ParaNorman is a great concept, but with a convoluted narrative and inconsistent pace, the underlying message gets hazy. Still, most kids will love it.
Norman Babcock (Kodi Smit-McPhee) is not your ordinary teenager, he has the astonishing, albeit grim gift of seeing and communicating with the deceased. Because of Norman’s ability, he struggles with everyday interactions, from a disbelieving and frustrated family (Jeff Garlin, Leslie Mann, and Anna Kendrick), to constant school bullying Christopher Mintz-Plasse). The only people that truly understand Norman are his best friend Neil (Tucker Albrizzi), and estranged uncle Mr. Prenderghast (John Goodman) , who by the way, is also cursed with the gift of paranormal communication. It turns out Norman is akin to a bloodline tasked with the expelling of an evil witches curse, annually, on the eve of her execution. Mr. Prenderghast passes before Norman can fully understand his responsibilities, resulting in the witches curse unleashed. That curse is the dead rising, a town uprising, and apparently, some really bad weather. Norman must discover how to stop these terrible events, or risk the town destroying itself.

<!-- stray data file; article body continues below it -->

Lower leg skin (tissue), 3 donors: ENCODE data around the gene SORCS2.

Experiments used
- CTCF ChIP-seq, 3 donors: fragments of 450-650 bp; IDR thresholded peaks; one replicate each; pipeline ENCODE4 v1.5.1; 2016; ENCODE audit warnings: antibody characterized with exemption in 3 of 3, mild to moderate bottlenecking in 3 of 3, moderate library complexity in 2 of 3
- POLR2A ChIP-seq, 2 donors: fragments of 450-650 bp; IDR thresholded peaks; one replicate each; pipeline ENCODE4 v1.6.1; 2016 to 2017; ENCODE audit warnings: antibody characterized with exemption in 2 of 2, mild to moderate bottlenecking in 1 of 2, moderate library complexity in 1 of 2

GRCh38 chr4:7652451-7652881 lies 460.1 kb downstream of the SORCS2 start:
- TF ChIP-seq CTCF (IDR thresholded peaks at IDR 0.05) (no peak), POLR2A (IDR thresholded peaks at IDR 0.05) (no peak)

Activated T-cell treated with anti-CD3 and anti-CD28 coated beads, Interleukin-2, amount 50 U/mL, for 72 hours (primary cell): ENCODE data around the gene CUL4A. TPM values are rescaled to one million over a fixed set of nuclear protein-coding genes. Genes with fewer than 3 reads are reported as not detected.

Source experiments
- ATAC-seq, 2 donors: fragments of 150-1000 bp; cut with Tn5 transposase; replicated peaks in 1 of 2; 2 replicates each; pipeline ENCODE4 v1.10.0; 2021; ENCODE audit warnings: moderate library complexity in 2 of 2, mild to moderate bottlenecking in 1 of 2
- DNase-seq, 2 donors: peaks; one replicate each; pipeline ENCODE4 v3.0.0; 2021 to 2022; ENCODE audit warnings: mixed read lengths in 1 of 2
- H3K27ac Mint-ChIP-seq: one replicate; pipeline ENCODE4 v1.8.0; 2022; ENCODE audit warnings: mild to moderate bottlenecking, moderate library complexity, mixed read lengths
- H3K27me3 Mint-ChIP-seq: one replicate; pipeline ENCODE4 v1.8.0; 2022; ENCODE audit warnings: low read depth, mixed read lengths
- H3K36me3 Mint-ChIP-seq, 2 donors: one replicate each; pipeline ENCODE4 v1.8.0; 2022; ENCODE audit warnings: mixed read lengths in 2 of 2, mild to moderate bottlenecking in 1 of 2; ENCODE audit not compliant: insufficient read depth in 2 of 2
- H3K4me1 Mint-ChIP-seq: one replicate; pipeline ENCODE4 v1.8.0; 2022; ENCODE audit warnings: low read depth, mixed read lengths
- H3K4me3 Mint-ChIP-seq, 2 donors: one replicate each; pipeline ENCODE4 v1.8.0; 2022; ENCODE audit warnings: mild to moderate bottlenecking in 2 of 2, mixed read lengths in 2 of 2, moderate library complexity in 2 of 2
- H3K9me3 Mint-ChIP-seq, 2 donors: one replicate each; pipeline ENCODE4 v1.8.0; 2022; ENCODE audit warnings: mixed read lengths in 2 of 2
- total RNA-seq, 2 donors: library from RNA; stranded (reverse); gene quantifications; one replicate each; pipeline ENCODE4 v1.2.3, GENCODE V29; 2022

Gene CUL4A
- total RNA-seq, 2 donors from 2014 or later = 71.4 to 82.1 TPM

While slyly poking fun at 80’s slasher films, ParaNorman really capitalizes on the recent zombie craze. There’s a clever duality of cute and disgusting themes constantly running, which works surprisingly well in a childrens film. But somewhere in the middle the film loses its way, choosing to ditch it’s Sixth Sense inspirations, and opting to mirror the plot after The Grudge. A poor choice, in that the film loses its charming creepiness and instead gets full-on frightening and annoying. The sum is a muddied anti-bullying campaign. An increasingly alarming problem in today’s society, but weak execution here results in a message that completely flew by unnoticed. My son does want those zombie slippers and toothbrush though.
The stop-motion animation displayed in ParaNorman trumps anything else the film has to offer. The level of detail is comparative to CG work, probably resulting in some awards come February. The 3D is mediocre at best, certainly not worth the additional up-charge.
My son enjoyed the film, but he didn’t walk away “wowed”. He’s a kid with a taste for the scary and fantastic, so his minimal interest spoke volumes.